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The Postal Service, Cex, & I Am The World Trade Center

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Indie electronica tries to kick start a party.
The Earl, Atlanta GA

I Am The World Trade center opened this triple bill of indie-electronica, and seemed stuck in a time warp back to a forgettable part of1988. As pundits of the recent 80's fetishism, I Am The World Trade Center gushed with ironic energy and bounced around the stage to pumping electro-disco jams that teetered on slapstick. There used to be a radio station in Tampa called "The Power Pig" that played cheesy electro pop way past its heyday of The Real Roxanne and "Let The Music Play," and I always wondered how people in 1993 were still rehashing that formula. Well, in 2003, I am asking the same fucking question and it's getting tiresome. While the duo pogo-ed around on stage and sang through numerous vocoder patches, they just didn't sell it as well as Sheena E, or even the Spice Girls. I got the impression that most of the audience who seemed thrilled with I Am The World Trade Center's redundant exposition of vacuous electro-pop wouldn't give acts like Lisa Lisa and Cult Jam a second thought, but really, what the Athens-based Due were doing was just a less-sincere version of that. I'd rather pay to see Pretty Poison perform their song from the movie Hiding Out, on roller skates than sit through a set like this again.

Cex followed up quickly and demonstrated that you don't have to stoop to the stupidity of "we're gonna rock it" to have fun. With lines like "Food is disgusting/It's what they make shit from" Cex commanded the audience (who were mostly older than he) in a way that seems to be uniquely his own. While his "rock star" antics and need to see how far he can push his audience into being his bitch sometimes come off with the machismo they are supposedly lampooning, Cex is a true showman who puts thought into his words and keeps the beats pounding steadily from his I-Mac on the floor. His set consisted of mostly-new material from his forthcoming Being Ridden and Maryland Mansions albums which meant that it oscillated between the half-goofy, embarrassingly honest rap numbers and the faux-heavy angst songs that caused more than one person in the audience to yell out "Trent Reznor." But even in Cex's darker moments, there was always a hint of playfulness, and a sense that he was stopping just sort of taking it all too seriously.

To say that the crowd went 'ape shit' when The Postal Service struck up the first chord would not be overstating things. As each song began, there was a sharp cheer, much like the kind of reaction a band like the Eagles gets when fans who have been waiting 20 years to hear "Desperado" recognize its opening notes. This is weird to me, because The Postal Service have only one album out, and it's not even a year old! Chock it up to the cult of Ben Gibbard I suppose, and the cult was in full effect with anonymous cries of 'we love you Ben' between many of the songs. Even though I have not heard The Postal Service album that was recently released on Sub Pop, I couldn't shake the nagging feeling that I had heard these songs and Gibbard's voice before. The show was suddenly back in the nostalgia-zone, but this time instead of playing up the camp value of music that wasn't that great the first time around, the players took a more serious approach to fusing the retro-electro beats with modern indie sensibilities. After the third song, it struck me that The Postal Service, and Gibbard in particular, were channeling equal parts New Order, Pet Shop Boys, and Matthew Sweet, and melting them all into a rather pretty batch of songs that were both new and old at the same time. When the Death Cab For Cutie front man hung over his guitar and clutched the microphone while subtly bopping to a slapping house beat, he even looked like a post-Technique era Bernard Sumner. The Postal Service never failed to please the eager fans who brought them out for an anemic cover of "Against All Odds" that inspired a sing-along unlike any I have ever seen at an indie-rock show. But anything that can get loosen the bowels of hipster indifference at a show without making everyone feel like a chump for enjoying themselves is a good thing. The Postal Service have the live chops to play bigger venues, and they could probably reach a hell of a lot more people with their infectious collection of danceable sing-a-longs, but as the group is only a side-project at the moment, I imagine that their course to become something like the next Erasure will be derailed before that happens.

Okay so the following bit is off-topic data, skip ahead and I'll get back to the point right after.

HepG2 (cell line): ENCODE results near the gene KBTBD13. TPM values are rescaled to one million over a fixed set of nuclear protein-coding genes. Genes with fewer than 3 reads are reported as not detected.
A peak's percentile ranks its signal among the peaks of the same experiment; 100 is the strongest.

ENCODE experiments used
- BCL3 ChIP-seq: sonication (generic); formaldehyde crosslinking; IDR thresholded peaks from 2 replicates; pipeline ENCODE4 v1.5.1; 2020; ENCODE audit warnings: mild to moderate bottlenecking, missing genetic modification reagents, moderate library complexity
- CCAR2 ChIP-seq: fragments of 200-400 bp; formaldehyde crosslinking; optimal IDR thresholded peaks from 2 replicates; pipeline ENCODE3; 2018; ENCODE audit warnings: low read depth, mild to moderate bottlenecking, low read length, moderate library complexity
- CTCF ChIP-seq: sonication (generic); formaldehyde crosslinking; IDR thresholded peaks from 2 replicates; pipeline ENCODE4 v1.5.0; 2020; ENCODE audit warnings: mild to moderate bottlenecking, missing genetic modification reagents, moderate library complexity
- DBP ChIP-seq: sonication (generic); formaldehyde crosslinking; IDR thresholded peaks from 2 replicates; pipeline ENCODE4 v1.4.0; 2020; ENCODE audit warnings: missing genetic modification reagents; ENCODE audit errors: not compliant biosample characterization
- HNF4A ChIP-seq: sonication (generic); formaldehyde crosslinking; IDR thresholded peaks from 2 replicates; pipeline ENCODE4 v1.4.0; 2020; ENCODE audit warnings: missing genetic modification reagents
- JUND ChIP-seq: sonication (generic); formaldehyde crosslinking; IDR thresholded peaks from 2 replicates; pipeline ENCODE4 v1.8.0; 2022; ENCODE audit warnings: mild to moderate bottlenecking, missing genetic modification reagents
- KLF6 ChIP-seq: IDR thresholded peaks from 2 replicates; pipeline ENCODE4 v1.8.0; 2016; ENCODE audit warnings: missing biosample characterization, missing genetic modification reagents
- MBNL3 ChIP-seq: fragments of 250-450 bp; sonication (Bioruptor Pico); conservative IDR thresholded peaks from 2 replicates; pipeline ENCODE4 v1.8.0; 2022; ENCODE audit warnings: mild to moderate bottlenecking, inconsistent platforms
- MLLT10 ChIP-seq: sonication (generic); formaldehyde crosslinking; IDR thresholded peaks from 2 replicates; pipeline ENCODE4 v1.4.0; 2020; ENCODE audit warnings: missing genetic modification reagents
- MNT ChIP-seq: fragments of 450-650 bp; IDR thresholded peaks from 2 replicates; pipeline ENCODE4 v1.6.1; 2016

Last Updated on Tuesday, 12 July 2005 17:37  


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